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Friday, June 26, 2009

O’Horten doesn’t quite punch the ticket

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Mark Twain famously remarked that the coldest winter he ever spent was a summer in San Francisco. Bent Hamer’s O’Horten suggests that the saddest movie you’ll ever see could be a comedy from Norway. And it’s not exactly warm, either.

In its oblique way, O’Horten explores the identity crisis faced by 67-year-old train engineer Odd Horten (Bård Owe) upon his mandatory retirement. Early scenes establish Horten as a creature of habit — not a social butterfly. He seems content to live alone and spend his hours piloting trains through snowy Scandinavian landscapes with only his pipe for company.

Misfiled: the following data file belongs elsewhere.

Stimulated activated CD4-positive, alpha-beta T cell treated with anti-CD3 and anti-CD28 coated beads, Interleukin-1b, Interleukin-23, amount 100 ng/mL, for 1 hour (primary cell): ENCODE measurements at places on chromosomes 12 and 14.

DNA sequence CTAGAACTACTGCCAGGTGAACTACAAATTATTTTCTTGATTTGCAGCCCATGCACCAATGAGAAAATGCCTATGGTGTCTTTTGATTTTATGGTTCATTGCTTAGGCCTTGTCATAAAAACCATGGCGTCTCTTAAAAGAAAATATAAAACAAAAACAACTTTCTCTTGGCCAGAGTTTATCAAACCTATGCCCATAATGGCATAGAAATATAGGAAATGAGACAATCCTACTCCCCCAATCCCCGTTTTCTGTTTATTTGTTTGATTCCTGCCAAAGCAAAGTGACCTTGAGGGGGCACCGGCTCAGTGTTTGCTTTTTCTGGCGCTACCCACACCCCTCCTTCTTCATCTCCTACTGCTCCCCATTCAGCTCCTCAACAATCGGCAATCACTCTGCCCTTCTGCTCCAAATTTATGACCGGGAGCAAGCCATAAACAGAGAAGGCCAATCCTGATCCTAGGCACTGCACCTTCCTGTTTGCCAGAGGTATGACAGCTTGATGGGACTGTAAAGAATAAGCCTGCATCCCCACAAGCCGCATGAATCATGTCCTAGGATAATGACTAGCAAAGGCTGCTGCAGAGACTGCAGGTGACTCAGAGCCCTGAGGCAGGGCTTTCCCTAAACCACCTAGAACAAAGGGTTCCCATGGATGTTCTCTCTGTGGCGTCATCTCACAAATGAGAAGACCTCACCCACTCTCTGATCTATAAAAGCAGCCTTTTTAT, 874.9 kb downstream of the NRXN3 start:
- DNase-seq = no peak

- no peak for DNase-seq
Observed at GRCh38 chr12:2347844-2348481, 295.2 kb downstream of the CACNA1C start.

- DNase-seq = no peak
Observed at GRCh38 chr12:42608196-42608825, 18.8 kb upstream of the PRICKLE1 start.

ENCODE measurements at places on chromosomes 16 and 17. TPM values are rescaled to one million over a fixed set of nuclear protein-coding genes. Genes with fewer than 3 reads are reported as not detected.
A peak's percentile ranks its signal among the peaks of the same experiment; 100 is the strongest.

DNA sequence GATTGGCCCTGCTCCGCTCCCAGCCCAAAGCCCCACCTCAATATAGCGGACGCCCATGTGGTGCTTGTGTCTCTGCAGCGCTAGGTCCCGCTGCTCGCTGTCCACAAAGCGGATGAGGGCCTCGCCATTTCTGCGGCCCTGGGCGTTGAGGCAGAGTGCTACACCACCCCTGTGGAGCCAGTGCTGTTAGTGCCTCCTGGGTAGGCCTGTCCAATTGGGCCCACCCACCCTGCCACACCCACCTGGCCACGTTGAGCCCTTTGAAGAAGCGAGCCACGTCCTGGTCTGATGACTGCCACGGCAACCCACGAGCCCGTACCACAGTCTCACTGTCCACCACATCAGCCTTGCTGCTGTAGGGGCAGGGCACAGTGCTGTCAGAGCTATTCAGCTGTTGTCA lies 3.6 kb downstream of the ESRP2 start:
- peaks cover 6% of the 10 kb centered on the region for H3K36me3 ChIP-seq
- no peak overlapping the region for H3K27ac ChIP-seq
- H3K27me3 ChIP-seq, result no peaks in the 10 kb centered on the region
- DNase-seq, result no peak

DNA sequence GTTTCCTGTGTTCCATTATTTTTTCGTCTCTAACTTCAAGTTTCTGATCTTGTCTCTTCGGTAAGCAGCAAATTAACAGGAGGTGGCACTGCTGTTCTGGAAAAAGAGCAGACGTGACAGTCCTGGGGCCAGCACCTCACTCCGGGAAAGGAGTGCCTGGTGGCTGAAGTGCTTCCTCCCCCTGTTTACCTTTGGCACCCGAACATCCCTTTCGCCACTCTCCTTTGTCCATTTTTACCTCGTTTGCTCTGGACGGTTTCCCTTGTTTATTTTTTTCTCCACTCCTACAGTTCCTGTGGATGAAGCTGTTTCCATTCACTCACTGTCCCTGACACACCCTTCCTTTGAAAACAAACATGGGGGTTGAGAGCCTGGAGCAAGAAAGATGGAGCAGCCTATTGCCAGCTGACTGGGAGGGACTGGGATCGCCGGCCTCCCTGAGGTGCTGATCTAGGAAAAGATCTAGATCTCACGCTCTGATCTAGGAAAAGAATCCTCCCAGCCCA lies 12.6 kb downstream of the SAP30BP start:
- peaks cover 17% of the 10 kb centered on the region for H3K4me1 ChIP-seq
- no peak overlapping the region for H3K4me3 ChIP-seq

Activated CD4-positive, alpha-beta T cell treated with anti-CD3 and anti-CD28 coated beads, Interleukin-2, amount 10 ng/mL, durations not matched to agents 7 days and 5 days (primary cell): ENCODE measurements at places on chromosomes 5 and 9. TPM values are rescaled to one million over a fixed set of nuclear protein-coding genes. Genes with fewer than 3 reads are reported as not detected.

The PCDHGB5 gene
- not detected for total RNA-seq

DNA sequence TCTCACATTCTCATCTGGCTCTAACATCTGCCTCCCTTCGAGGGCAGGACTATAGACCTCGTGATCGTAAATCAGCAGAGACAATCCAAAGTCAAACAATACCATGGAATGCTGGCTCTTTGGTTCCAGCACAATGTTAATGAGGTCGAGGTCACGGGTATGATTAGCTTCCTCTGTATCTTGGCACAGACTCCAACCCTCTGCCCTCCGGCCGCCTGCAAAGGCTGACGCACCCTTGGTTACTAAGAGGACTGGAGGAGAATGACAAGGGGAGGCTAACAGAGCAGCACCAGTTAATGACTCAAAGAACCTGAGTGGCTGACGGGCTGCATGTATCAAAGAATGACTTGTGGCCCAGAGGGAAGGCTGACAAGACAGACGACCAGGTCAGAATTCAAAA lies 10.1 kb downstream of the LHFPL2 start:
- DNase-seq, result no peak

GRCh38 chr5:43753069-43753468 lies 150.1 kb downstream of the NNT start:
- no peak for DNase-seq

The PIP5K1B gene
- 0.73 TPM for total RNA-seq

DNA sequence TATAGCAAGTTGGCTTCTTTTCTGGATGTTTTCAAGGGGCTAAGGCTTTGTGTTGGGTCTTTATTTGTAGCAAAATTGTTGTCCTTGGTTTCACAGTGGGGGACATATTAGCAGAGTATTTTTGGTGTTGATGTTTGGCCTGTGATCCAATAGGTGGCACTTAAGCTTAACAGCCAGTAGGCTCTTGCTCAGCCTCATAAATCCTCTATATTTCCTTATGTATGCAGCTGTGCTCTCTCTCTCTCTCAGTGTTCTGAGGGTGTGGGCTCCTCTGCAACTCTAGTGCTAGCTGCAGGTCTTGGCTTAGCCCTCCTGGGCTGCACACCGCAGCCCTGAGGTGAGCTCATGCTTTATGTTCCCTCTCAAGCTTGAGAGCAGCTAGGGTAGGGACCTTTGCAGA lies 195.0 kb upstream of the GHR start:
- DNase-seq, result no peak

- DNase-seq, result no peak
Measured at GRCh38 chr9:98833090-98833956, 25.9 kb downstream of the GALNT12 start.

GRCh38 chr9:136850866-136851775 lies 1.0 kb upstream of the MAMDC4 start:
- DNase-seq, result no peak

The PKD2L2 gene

Retirement discombobulates him, and to his shame, a series of unfortunate events make him miss his final assignment. The bulk of O’Horten observes the wry but morose protagonist over a series of disconnected episodes. Frequently, the scenes involve minimal dialogue, and culminate with Horten’s embarrassment or withdrawal, comparable to the misadventures of Jacques Tati or Mr. Bean. Hamer’s use of snowy locations, burnished interiors, and formal compositions feels akin to Coen brothers’ films like Fargo.

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(Image by Hans-Jorgan Osnes/Sony Pictures Classics)

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